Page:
I found, however, that the Fuji film looks, especially Reala and Provia, seemed a bit heavy-hand regarding color cast. I didn't find this to be true with Kodak and Agfa presets, and I believe Dehancer has some work to do on their Fuji emulations in particular.

Finally, there will always be times when I want to avoid editing at all and will opt to use Fuji’s exceptional in-camera film simulations. But, having an enormous variety of emulations at my fingertips definitely makes me less apt to use the in-camera options going forward.

Musician listens to the band, edited with Ilford XP2 Super 400 emulation


As I mentioned, I used to think of film simulations as more or less a novelty, but using Dehancer has made me a believer in emulations as part of my professional workflow. In my real-world test that featured some challenging lighting situations, I found the results to be very pleasing and appreciated the ability to easily tweak the photos to create a variety of excellent looks. In the future, I am sure that I will use Dehancer more as part of a well-rounded workflow.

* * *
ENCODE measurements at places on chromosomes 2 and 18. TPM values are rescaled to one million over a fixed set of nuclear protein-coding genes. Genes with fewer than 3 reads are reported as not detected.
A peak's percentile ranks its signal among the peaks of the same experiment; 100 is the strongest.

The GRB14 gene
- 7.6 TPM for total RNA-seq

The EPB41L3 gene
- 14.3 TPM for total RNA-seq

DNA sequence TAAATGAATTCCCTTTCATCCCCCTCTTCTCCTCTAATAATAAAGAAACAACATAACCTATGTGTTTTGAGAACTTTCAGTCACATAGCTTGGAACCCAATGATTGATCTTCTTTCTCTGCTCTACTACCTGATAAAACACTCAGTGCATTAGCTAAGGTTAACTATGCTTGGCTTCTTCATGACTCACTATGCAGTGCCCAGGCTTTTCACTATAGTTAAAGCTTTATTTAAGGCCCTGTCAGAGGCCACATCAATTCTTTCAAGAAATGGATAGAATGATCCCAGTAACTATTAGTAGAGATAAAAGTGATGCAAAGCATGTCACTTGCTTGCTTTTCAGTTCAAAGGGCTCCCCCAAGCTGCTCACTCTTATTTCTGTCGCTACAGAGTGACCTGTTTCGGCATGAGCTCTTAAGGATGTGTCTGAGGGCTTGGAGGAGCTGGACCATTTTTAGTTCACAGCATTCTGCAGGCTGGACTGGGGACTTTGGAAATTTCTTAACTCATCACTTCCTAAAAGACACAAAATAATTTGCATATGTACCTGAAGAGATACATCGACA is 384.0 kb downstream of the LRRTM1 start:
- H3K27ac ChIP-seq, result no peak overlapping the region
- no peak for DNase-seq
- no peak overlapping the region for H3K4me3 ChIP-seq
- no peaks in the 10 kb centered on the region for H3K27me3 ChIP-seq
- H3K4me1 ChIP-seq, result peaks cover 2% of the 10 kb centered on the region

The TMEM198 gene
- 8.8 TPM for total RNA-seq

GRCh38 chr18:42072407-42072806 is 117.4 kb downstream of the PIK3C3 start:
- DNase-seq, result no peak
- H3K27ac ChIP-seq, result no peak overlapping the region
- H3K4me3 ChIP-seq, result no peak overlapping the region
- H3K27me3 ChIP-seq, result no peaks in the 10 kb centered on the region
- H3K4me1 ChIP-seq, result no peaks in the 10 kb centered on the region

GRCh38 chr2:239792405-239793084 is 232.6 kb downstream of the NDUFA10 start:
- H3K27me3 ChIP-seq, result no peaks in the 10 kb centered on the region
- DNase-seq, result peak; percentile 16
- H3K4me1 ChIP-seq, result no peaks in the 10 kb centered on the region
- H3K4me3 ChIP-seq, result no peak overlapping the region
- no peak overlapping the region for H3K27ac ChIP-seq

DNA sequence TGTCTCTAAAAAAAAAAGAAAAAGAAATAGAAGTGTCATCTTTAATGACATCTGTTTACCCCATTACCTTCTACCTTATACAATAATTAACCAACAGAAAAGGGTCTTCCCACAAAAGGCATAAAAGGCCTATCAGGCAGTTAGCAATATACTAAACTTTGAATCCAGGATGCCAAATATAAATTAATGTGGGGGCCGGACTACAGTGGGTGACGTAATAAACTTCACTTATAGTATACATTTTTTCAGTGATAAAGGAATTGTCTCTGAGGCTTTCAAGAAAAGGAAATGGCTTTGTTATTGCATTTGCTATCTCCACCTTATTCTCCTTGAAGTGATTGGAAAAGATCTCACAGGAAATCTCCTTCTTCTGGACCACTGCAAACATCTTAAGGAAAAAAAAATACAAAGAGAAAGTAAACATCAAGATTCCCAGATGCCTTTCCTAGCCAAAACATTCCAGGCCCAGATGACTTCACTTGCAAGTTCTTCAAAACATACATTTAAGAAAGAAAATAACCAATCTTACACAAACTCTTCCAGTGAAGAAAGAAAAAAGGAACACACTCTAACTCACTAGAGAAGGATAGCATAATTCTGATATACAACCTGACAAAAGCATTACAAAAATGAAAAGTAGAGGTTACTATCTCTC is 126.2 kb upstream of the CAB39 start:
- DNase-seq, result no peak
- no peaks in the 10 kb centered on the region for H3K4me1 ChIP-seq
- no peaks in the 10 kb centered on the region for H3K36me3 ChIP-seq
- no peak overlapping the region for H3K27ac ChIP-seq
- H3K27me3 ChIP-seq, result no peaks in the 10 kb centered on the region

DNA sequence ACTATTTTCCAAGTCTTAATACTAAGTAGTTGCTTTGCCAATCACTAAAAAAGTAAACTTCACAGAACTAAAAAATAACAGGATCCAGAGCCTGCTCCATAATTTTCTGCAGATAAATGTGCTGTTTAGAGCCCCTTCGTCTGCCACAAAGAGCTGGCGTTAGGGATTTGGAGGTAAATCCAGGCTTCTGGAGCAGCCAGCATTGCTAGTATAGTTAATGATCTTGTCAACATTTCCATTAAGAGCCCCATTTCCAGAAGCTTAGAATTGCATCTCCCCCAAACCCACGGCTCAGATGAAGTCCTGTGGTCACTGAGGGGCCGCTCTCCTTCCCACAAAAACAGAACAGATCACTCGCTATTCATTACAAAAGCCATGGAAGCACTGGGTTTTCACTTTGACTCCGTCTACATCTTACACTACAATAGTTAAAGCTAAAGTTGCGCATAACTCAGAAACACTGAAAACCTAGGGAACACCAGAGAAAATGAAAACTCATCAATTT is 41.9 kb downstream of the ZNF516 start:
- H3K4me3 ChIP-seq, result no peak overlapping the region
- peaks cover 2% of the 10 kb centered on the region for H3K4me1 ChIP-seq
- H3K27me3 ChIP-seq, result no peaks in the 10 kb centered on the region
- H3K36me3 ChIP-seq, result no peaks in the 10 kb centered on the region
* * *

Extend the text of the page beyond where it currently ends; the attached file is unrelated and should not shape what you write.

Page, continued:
Pete Coco's picture

Pete Coco is a portrait photographer and musician based in New York. When not performing as a jazz bassist, Pete can be found in his studio working with a wide range of clients, although is passion is creating unique portraits of other musicians and artists.

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Personally, I find Fujifilm simulations to be more valuable. Not everyone has the luxury, or need to buy additional software and plugins to emulate the film looks that Fujifilm provides straight out of camera. Being able to create the look on the scene is a real time saver. Being to create custom looks is an added bonus. However, this software is far more valuable to those who aren't shooting with Fuji Cameras. I think that it's great that everyone now has the resources to create film looks!